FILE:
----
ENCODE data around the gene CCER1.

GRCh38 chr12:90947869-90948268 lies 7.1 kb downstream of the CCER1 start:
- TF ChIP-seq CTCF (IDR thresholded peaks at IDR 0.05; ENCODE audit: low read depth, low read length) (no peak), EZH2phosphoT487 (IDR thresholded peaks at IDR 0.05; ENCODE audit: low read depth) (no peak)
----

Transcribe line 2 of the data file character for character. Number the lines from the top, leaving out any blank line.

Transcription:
GRCh38 chr12:90947869-90948268 lies 7.1 kb downstream of the CCER1 start: